10 things before the opening bell: April 12

Hello. Today we cover Russian oil – and why a Ukrainian official says traders who buy it are involved in ‘blood money’ transactions.

Let’s start.


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A protester holding a sign

A demonstration in St. Paul, Minnesota against the war in Ukraine.

Michael Siluk/UCG/Universal Images Group/Getty Images


1. Ukraine wants energy traders to stop selling Russian oil. Wartime sanctions have not completely stopped the flow of energy exports out of Russia – and that is unacceptable to President Volodymyr Zelenskyy. The government has asked some of the biggest commodity traders to stop shipping Russian oil.

“The fact is that traders are trading and they are helping Russia to receive this blood money,” one of Zelenskyy’s advisers, Oleg Ustenko, told the Financial Times on Sunday.

Revenues from the oil deals keep pouring in and the Ukrainian government says they are being used to fund Putin’s war machine.

According to one report, between the outbreak of the war and the end of March, four major commodity traders moved 33 tankers carrying around 20 million barrels of Russian crude and petroleum products. Ustenko said the profits financed the genocide.

Last week, Russian oil exports hit a pace in at the highest volume since the start of the invasion – about 4 million barrels per day – suggesting that Russia may have ignored at least some of the sanctions.

Notably, however, shipments carrying Russian oil traveled much longer distances than usual to reach buyers. As Moscow’s usual export markets in Europe evaporate, more shipments are being sent to Asia and the Mediterranean.

Today’s reports show Russia recorded its largest current account surplus in around three decades in the first quarter of this year as the country’s energy export earnings rose while imports fell .


warren buffett


JOHANNES EISELE/AFP via Getty Images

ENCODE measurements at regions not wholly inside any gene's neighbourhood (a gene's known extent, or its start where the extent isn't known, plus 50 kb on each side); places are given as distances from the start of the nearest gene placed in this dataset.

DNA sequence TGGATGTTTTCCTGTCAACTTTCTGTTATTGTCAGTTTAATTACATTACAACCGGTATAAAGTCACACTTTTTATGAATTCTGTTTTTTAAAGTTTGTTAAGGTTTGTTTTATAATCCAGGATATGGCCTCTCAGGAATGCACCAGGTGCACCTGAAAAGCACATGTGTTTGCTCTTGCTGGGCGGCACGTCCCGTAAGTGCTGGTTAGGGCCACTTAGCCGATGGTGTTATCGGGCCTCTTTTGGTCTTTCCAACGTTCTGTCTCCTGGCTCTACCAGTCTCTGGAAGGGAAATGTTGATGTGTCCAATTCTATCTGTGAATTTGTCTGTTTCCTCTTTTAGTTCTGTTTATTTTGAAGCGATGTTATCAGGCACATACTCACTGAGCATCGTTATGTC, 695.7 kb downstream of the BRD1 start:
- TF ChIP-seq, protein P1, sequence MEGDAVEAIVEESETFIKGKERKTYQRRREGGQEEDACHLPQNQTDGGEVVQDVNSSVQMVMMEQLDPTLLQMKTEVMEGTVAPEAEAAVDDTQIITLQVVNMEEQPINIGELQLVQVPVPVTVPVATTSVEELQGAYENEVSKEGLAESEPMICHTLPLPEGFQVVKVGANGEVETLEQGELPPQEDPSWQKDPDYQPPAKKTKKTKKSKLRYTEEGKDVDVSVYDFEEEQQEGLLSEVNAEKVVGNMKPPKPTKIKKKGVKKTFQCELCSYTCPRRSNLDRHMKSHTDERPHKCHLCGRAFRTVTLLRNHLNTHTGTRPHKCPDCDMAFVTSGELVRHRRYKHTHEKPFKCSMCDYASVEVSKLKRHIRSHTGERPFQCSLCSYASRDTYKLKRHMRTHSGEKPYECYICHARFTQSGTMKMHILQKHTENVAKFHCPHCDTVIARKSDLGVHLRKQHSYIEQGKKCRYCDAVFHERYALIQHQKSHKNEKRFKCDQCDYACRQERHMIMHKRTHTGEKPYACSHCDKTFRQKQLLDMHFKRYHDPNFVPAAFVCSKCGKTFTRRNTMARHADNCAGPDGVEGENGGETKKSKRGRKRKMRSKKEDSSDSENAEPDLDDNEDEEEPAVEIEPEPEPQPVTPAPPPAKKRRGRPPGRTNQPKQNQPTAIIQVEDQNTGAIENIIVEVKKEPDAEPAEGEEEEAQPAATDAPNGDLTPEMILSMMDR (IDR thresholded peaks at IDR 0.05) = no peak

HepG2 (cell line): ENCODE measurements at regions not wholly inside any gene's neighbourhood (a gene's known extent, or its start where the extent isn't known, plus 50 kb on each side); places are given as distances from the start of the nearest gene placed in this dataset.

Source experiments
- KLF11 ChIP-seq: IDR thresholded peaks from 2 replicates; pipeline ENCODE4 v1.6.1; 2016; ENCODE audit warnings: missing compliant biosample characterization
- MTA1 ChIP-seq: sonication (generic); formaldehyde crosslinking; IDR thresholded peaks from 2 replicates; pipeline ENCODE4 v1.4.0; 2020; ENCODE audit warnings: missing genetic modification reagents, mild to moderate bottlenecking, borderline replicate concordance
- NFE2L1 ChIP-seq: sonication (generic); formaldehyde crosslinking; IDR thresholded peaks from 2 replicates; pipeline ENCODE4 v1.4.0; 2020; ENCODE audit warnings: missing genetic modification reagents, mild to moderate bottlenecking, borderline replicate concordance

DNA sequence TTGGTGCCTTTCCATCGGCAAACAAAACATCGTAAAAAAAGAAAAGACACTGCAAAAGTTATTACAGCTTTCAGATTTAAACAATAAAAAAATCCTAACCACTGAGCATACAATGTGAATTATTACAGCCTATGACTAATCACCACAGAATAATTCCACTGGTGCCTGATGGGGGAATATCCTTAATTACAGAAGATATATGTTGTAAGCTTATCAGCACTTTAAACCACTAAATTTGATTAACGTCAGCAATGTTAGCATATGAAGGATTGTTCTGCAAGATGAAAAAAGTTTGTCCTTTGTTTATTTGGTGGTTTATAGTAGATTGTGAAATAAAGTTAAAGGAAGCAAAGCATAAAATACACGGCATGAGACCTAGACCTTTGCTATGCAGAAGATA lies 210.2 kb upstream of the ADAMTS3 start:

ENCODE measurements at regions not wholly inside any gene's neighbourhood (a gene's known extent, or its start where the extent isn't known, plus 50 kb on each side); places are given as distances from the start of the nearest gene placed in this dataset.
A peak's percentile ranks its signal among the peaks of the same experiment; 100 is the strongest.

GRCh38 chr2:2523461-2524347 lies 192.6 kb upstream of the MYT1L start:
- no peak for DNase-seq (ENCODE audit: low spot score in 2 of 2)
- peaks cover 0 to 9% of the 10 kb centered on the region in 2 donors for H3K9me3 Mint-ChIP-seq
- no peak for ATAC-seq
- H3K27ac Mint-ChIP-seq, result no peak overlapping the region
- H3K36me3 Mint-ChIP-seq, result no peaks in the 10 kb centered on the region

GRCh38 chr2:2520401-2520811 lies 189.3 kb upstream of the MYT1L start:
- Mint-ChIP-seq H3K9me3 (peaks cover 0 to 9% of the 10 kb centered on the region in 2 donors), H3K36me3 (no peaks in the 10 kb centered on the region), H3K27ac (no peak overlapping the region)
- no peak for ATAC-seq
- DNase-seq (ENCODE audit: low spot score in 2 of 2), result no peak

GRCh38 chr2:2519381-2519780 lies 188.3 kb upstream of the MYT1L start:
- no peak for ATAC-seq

In other news:

2. US futures have turned positive, while European equities are under pressure. The war in Ukraine is escalating and investors are worried about the current consumer price inflation figures. Here is the latest.

3. Earnings on deck: Biomerica Inc, Manhattan Bridge Capital and Carmax Inc, all filers.

4. Goldman Sachs said these heavily oversold stocks could be up at least 50% over the next year. The bank expects them all to rise significantly, even if the major stock indexes bring minimal returns. See the list of 18 choices.

5. Bank of America said oil could be capped at $120 a barrel this summer as the release of global reserves limits price spikes. China’s shutdowns of Shanghai and other regions amid a new virus outbreak are also expected to dampen oil demand, they said. This is lower than the bank’s previous peak price prediction of $150.

6. This college dropout bought bitcoin at $6,700 and ether at $173 and is now a full-time crypto influencer. In 2020, Natalie Arabian realized that her degree in biology would not return as lucrative as her crypto investments. Now, she aims to inspire more women to get involved in the finance and digital assets space.

7. Warren Buffett’s Berkshire Hathaway announced $22 billion in investments last quarter. This marks a huge increase in spending for the legendary company. He’s invested $7 billion in Occidental stock, spent more than $3 billion in HP stock, and more. Dig into the rest of Buffett’s big moves.

8. An investment chief overseeing $1.2 billion explained how the Ethereum merger could trigger a bullish rally with two simultaneous halvings. Bitwise’s Matt Hougan drew comparisons between bitcoin and ether – then explained why the event could net 12% for investors lacking yield.

9. These cheap stocks look like second-quarter bargains, according to Morningstar. Analysts at the company have identified 33 stocks that have become undervalued due to investor fears over inflation, rising interest rates and Ukraine. See their investment recommendations.


job losses in US recessions


Andy Kiersz/Insider


10. Experts are torn on how the economic recovery is going. While Fed Chairman Jerome Powell thinks inflation can be brought under control without triggering a slowdown, others worry that the war in Ukraine and the Fed’s delayed response have doomed the United States to another crisis. .


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Organized by Phil Rosen in New York. (Comments or advice? prosen@insider.com or tweet @philrosenn.)

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